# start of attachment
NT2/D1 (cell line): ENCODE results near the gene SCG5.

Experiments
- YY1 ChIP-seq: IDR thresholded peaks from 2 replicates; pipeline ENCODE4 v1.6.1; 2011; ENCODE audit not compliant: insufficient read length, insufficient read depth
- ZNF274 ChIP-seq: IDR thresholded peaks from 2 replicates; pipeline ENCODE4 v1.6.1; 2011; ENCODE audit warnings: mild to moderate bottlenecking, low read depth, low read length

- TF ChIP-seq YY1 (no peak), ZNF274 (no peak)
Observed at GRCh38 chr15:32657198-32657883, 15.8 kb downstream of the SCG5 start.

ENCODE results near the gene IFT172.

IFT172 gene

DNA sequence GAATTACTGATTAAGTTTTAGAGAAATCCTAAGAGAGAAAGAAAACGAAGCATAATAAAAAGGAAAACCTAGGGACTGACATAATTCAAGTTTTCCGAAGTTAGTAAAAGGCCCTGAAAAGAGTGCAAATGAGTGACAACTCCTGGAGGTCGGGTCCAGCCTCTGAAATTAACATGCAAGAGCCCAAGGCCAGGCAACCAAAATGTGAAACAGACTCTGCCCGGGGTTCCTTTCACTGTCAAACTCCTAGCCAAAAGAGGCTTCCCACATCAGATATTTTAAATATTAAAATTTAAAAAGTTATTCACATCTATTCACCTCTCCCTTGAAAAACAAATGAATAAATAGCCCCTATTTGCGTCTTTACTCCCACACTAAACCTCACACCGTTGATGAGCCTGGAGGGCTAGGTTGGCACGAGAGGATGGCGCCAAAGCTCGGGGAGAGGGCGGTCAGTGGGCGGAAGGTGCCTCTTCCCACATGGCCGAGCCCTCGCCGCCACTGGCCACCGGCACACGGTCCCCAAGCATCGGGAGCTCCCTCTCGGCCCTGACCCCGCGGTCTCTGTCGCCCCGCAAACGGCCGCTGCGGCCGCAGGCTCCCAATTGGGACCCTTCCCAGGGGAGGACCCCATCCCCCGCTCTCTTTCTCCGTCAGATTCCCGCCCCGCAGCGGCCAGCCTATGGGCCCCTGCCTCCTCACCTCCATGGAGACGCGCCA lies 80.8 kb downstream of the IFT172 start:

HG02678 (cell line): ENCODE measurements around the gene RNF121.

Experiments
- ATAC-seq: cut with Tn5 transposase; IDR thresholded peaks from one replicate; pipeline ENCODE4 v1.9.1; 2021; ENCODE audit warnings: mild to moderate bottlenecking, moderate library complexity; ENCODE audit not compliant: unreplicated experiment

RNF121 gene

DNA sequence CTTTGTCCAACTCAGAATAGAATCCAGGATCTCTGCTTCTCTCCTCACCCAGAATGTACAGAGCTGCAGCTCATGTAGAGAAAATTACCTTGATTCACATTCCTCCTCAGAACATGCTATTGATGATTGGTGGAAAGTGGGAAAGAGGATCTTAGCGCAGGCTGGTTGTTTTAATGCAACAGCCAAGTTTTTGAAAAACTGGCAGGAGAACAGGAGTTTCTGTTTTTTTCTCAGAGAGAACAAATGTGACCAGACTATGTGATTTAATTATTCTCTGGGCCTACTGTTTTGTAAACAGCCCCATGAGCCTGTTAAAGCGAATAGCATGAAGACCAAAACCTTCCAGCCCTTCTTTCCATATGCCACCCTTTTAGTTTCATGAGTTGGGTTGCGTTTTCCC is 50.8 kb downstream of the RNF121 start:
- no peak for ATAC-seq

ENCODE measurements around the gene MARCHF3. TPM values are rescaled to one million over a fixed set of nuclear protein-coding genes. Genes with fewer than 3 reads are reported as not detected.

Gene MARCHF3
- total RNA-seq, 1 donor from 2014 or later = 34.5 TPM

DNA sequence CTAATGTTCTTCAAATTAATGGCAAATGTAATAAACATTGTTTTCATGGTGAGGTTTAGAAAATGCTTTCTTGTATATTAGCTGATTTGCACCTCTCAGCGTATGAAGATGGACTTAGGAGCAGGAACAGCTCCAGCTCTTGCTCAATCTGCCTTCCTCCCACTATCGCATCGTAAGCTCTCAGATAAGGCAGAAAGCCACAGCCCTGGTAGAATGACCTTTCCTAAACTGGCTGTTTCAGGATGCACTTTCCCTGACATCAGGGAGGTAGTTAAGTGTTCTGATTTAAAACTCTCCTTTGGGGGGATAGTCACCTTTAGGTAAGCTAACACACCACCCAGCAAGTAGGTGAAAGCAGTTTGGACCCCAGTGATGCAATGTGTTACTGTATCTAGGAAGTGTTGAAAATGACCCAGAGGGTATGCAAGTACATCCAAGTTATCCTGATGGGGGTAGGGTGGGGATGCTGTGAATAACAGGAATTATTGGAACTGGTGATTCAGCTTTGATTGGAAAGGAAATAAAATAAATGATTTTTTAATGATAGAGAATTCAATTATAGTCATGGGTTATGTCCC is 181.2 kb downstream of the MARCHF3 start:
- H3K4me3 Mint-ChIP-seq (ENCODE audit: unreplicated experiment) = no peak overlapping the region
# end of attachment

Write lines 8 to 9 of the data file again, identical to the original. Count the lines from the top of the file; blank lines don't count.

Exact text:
IFT172 gene

DNA sequence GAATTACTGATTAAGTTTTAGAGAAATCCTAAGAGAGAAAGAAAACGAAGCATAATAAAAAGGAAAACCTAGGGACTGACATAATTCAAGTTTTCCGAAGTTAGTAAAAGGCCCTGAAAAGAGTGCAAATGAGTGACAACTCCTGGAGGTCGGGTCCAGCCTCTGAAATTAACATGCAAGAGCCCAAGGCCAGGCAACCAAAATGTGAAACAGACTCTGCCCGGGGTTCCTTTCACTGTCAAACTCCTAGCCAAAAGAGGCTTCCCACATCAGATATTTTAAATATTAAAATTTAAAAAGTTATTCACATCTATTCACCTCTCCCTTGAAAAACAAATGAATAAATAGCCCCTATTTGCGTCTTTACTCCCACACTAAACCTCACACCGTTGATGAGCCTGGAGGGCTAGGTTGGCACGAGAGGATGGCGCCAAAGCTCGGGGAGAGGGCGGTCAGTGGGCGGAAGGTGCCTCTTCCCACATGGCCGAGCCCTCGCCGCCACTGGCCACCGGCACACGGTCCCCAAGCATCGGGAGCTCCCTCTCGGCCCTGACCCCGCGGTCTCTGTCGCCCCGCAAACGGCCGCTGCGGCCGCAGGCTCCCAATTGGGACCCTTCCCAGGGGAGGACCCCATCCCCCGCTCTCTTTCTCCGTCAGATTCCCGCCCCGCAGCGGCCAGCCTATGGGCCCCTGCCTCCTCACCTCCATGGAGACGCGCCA lies 80.8 kb downstream of the IFT172 start: